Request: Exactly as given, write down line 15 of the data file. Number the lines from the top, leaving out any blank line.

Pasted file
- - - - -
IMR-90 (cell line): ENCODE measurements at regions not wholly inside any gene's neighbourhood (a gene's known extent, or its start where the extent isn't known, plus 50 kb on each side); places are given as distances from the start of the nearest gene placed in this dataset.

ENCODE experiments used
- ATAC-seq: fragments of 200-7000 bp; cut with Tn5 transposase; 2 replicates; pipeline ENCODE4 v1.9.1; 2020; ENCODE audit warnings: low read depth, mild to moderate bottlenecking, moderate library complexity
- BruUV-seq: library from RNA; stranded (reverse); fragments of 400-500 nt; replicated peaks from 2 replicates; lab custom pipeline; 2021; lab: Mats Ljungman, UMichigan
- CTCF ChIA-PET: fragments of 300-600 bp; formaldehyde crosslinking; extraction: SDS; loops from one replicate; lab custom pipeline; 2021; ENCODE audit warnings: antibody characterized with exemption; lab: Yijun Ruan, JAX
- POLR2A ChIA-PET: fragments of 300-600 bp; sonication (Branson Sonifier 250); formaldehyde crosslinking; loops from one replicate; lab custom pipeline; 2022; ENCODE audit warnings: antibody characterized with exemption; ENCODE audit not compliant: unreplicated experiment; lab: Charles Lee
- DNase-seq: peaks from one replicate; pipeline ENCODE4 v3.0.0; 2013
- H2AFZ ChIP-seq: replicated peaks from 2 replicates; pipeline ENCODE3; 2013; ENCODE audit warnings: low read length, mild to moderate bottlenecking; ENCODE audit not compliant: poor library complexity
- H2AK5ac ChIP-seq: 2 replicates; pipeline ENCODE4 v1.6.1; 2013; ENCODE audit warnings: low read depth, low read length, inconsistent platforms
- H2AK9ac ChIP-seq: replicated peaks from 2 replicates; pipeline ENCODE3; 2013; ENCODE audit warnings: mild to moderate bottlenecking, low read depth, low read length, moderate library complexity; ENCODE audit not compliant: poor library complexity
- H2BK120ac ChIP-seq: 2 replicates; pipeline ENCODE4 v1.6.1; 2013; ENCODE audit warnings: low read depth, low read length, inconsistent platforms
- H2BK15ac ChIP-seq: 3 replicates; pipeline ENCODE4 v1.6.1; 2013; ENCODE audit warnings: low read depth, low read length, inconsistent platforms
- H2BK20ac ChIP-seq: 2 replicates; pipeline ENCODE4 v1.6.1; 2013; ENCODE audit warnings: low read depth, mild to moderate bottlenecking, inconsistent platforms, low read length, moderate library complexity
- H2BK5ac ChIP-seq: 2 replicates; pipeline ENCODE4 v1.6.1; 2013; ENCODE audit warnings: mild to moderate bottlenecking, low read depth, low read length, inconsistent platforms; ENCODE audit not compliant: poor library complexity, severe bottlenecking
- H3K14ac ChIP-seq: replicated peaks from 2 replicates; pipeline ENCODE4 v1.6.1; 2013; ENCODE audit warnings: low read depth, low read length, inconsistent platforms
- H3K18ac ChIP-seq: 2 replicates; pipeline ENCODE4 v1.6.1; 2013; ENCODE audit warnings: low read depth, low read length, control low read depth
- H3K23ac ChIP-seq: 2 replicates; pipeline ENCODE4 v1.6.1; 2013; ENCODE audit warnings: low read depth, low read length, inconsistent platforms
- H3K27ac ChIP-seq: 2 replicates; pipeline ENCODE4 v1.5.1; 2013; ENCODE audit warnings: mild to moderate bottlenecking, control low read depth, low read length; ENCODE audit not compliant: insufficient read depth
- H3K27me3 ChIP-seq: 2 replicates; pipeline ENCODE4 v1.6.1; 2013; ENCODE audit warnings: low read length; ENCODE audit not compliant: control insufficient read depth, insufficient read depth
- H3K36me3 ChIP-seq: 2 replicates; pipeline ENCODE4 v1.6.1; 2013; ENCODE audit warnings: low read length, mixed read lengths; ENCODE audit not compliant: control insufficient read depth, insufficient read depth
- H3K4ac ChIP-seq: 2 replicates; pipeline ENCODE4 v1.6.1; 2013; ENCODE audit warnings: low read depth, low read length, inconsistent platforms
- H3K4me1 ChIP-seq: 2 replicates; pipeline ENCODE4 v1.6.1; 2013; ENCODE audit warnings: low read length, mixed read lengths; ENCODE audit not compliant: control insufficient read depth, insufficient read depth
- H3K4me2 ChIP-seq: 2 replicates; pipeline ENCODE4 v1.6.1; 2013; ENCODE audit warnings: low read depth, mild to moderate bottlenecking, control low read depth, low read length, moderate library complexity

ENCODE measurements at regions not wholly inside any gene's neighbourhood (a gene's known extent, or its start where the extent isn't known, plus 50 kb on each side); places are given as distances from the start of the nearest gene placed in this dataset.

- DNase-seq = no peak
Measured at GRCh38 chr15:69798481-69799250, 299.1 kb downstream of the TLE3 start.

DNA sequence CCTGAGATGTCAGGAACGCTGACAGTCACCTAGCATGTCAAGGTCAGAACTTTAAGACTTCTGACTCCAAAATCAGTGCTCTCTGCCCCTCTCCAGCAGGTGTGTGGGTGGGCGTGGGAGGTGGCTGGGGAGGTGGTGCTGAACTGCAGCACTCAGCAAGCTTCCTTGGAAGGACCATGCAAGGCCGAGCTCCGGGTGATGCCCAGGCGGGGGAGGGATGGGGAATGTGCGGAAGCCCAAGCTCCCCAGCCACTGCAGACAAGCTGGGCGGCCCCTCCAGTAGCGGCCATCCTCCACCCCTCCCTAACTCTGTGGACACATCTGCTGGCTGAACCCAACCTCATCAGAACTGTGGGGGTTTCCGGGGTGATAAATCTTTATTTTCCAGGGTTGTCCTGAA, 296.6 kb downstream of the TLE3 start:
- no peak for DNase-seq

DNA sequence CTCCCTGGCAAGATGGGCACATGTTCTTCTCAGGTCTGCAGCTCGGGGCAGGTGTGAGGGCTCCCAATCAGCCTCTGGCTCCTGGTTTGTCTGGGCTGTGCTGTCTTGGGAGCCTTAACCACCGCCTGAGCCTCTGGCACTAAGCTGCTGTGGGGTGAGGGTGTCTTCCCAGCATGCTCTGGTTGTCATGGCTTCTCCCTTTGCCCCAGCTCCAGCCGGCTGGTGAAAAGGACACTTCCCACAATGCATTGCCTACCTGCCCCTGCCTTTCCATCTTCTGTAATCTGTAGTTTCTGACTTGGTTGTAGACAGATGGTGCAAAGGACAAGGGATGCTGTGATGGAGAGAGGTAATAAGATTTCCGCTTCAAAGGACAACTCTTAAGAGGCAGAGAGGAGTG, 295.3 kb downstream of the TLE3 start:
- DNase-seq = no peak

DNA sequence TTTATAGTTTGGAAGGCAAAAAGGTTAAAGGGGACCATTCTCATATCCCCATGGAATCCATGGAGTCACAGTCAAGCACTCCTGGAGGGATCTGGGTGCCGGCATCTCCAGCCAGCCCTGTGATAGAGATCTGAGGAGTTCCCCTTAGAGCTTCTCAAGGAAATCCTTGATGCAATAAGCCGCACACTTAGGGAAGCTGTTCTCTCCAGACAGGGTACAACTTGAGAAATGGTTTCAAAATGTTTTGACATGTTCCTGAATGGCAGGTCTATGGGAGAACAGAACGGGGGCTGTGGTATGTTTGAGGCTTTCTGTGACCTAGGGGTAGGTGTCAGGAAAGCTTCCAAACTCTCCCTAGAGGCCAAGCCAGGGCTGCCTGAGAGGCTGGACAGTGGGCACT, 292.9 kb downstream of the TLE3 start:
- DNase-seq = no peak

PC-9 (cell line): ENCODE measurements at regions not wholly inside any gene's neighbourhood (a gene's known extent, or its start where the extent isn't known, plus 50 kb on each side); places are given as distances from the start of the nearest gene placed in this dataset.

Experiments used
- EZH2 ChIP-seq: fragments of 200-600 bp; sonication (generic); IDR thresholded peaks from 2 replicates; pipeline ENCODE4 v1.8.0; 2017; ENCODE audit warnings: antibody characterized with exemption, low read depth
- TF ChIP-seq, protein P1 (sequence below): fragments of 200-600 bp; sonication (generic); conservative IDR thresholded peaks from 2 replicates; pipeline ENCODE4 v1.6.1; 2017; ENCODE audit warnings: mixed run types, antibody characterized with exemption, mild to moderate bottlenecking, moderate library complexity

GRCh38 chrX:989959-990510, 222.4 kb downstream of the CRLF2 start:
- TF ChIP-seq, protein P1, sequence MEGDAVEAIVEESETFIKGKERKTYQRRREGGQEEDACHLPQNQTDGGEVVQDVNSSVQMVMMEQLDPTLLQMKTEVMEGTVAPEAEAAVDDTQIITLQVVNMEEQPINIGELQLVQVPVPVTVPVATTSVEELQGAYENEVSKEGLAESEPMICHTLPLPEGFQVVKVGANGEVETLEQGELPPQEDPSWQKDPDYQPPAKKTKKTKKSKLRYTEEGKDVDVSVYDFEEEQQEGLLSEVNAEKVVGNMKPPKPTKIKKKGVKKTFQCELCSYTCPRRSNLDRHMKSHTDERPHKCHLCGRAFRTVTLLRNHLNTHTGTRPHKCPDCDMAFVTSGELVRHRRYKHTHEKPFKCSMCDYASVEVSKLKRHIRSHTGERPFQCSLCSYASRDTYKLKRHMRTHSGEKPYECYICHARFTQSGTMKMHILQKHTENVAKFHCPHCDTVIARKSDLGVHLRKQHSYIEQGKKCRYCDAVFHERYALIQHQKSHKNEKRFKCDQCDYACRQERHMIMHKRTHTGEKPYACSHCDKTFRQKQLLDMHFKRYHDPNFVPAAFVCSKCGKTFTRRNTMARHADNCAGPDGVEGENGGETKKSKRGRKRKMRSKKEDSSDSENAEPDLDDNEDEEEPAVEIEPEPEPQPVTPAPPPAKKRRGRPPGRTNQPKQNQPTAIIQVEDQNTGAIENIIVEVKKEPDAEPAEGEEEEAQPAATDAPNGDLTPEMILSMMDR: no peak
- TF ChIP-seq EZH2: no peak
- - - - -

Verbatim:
- H3K14ac ChIP-seq: replicated peaks from 2 replicates; pipeline ENCODE4 v1.6.1; 2013; ENCODE audit warnings: low read depth, low read length, inconsistent platforms